Seminary launches hybrid Master of Divinity program
Lutheran Theological Southern Seminary is expanding the reach of its Master of Divinity (M.Div.) program beginning fall 2022.
Published April 19, 2022
Beginning in fall 2022, LTSS M.Div. students will have the opportunity to complete the curriculum in a hybrid format as an alternative to residing on or commuting to campus. It will combine remote learning with face-to-face educational experiences, including the required semesters of supervised field experience and on-campus gatherings twice per year. The hybrid option still offers students opportunities for fellowship and formational events with faculty and residential students.
We want to bring more structure to this experience and to spread the word, because we don’t want to miss out on the formation of people whom God is calling to public ministry.
Brent Driggers, LTSS associate dean
Answering the Call
Brent Driggers, LTSS associate dean for academic programs, says the seminary wants to recognize how God calls people to ministry in different circumstances. He is hopeful this program will allow students to follow God’s call even if they cannot relocate to Columbia.
“They’ll be taking the same classes as our residential students,” Driggers said. “And they’ll be practicing the same forms of parish ministry—worship leadership, preaching, teaching, pastoral care and visitation. All the things that pastors do, they’ll be doing while they are students. But they won’t be limited to the Columbia area.”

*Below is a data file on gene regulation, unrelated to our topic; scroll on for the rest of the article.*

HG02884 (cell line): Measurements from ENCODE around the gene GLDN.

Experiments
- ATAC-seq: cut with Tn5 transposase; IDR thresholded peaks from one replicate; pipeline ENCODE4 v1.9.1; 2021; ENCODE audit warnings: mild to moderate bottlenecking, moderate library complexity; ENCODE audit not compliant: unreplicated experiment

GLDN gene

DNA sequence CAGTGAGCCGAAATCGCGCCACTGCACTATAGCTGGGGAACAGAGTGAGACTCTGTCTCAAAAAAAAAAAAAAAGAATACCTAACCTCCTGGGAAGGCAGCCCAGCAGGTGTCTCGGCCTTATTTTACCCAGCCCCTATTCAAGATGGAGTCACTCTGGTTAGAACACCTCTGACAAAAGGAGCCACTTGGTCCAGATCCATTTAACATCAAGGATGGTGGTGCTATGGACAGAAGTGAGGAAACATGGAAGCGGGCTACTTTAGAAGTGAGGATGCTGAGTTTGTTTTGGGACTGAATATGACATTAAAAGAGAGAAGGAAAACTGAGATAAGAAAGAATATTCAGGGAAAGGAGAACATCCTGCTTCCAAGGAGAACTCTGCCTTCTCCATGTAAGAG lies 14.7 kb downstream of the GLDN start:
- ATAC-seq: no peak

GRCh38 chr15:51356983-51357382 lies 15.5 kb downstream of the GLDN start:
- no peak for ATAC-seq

Due mainly to the COVID-19 pandemic, Driggers and the rest of the LTSS faculty have had plenty of time to practice online forms of instruction and livestreaming students into their classrooms.
“We already have a handful of students who consistently livestream classes,” Driggers said, “and we have seen how the right kinds of pedagogies can cultivate pastoral formation and lasting friendships. We want to bring more structure to this experience and to spread the word, because we don’t want to miss out on the formation of people whom God is calling to public ministry.”
Driggers said the program would officially launch in late August, with the first on-campus gathering scheduled for the first week of fall classes. The faculty have agreed to adjust their course schedules during that week so that all LTSS students can participate in scheduled events.
Spence Robertson, a second-year M.Div. student at LTSS, is grateful for the opportunity to pursue his seminary studies while residing in his hometown of Hickory, North Carolina. Because of the hybrid element of the program, he can continue serving as a musician in a full-time capacity at Zion Evangelical Lutheran Church, an ELCA congregation.
“I appreciate the seminary’s flexibility in allowing me to remain at the congregation I love and enjoy serving,” Robertson said. “Being able to participate in a hybrid learning environment has worked well for me. I thank the seminary and all the professors that have made this option available to those near and far away.”
Perry Bradley, security supervisor for the LR campus in Columbia, S.C. and founder of a nonprofit serving communities statewide, received the FBI Director's Community Leadership Award in a May 5 ceremony.